AWS Developer Blog

Retry Throttling

In this blog post, we discuss the existing request retry feature, and the new retry throttling feature that we have rolled out in the AWS SDK for .NET V3 from version of the AWSSDK.Core package.

In request retry, client side requests are retried, and often succeed, in cases involving transient network or service issues. The advantage to you as a client is that you don’t have to experience noise resulting from these exceptions, and are saved the trouble of writing code that would retry these requests. The downside to this retry feature is that situations such as network connectivity or unavailability, in which all retried requests fail, leads to tying up the client application thread and fail-slow behavior. The client eventually ends up getting a service unavailable exception that could have been relayed earlier, without the retry loop. This delay in surfacing the exception hurts the client’s recovery times and prolongs the client side impact. We want to walk a middle ground where we provide the retry request feature but with some limiting constraints.

Retry throttling, like its name suggests, throttles retry attempts when a large number of retry requests are failing. Each time a retry request is made, an internal retry capacity pool is drained. Retry requests are no longer made if the capacity pool is depleted. Retry requests are attempted only when the client starts getting successful responses, which refills the client’s capacity pool. Retry throttling takes care of “retry storm” situations by entering a fail-fast mode, in which the exceptions are surfaced and the needless retry loop is skipped. Also, because retry throttling kicks in only when a large number of requests and their retry attempts fail, transient retries are unaffected by this feature.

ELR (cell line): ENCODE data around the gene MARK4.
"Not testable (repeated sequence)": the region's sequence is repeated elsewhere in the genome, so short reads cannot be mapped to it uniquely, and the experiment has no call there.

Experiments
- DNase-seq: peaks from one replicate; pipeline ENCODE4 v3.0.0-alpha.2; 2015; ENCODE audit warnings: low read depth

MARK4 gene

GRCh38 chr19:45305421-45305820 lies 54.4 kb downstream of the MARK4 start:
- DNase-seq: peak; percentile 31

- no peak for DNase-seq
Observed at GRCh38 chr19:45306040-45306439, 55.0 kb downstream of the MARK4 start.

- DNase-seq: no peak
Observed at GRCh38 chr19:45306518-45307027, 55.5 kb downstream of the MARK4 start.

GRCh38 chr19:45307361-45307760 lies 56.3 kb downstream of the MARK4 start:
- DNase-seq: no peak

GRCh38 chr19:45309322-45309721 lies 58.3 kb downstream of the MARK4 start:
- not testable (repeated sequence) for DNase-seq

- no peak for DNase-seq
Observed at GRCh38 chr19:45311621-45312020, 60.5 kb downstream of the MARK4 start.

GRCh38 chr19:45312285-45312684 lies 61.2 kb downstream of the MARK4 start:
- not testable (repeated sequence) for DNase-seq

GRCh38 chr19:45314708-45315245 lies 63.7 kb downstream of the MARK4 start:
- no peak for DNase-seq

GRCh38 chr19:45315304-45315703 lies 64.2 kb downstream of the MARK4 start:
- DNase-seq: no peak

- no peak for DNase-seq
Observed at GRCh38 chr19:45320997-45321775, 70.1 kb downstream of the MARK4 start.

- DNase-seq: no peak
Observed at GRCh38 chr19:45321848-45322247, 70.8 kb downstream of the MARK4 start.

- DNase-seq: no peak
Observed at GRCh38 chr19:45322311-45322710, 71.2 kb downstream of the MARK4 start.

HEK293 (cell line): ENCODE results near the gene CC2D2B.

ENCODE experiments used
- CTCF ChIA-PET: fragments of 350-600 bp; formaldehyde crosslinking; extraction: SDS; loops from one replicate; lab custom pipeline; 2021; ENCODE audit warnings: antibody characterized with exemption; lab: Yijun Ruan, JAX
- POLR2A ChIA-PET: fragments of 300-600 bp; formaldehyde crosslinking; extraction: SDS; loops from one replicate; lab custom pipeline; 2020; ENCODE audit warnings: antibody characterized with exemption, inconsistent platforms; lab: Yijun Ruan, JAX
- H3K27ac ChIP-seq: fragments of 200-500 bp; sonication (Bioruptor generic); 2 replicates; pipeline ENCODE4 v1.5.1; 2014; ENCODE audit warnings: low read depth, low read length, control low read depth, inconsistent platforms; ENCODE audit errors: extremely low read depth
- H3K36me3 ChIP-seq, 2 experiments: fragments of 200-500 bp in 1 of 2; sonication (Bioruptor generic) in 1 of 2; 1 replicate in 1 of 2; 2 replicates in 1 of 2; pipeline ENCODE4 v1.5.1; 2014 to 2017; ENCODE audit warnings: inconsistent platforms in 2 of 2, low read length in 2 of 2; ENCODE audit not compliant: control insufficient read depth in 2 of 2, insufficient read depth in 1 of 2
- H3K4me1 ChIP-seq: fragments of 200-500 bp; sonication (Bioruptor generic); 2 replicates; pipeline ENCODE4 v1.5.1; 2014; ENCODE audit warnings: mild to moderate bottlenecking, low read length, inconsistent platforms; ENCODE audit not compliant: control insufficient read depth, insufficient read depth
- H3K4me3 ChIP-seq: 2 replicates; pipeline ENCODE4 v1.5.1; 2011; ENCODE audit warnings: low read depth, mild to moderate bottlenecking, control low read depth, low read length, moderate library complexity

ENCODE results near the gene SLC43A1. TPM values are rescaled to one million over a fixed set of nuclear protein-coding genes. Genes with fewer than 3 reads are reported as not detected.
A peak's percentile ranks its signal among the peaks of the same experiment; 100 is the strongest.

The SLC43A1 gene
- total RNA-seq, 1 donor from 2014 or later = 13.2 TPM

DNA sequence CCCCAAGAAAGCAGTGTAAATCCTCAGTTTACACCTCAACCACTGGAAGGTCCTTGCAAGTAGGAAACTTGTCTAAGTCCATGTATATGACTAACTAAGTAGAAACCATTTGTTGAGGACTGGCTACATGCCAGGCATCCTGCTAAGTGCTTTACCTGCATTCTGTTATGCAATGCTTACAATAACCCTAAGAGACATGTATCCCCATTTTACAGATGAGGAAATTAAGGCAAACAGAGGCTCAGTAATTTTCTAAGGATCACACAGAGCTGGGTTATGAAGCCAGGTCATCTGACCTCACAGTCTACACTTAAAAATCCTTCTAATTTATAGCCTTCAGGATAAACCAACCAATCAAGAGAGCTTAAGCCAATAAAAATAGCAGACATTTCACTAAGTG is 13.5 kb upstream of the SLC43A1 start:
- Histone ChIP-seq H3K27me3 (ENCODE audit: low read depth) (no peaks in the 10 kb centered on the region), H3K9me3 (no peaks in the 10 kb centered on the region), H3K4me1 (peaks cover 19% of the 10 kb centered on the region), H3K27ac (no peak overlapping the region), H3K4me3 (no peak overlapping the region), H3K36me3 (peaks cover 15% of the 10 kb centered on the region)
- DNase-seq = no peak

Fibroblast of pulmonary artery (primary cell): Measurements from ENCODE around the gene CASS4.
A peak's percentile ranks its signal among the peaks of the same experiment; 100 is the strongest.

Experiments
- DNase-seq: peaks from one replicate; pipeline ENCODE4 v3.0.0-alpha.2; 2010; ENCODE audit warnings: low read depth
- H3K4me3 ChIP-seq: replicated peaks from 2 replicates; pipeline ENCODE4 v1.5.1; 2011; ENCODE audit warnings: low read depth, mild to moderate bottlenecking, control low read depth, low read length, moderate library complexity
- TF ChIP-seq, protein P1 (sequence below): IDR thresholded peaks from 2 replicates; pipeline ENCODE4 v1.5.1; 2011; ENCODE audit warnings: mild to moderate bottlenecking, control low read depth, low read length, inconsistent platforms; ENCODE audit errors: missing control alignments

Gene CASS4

The AWS SDK for Java has already introduced this feature to great effect. Their blog post contains the metrics that compare situations when throttling is enabled versus when it is not.

Disabling Retry Throttling

Retry throttling is enabled by default and can be disabled easily by changing the ThrottleRetries property to false on the config object. We demonstrate this in the following by using an AmazonS3Config object.

AmazonS3Config config = new AmazonS3Config();
config.ThrottleRetries = false; // Default value is true

As you can see, it’s easy to opt out of this feature. Retry throttling can improve the ability of the SDK to adapt to sub-optimal situations. Feel free to leave questions or comments below!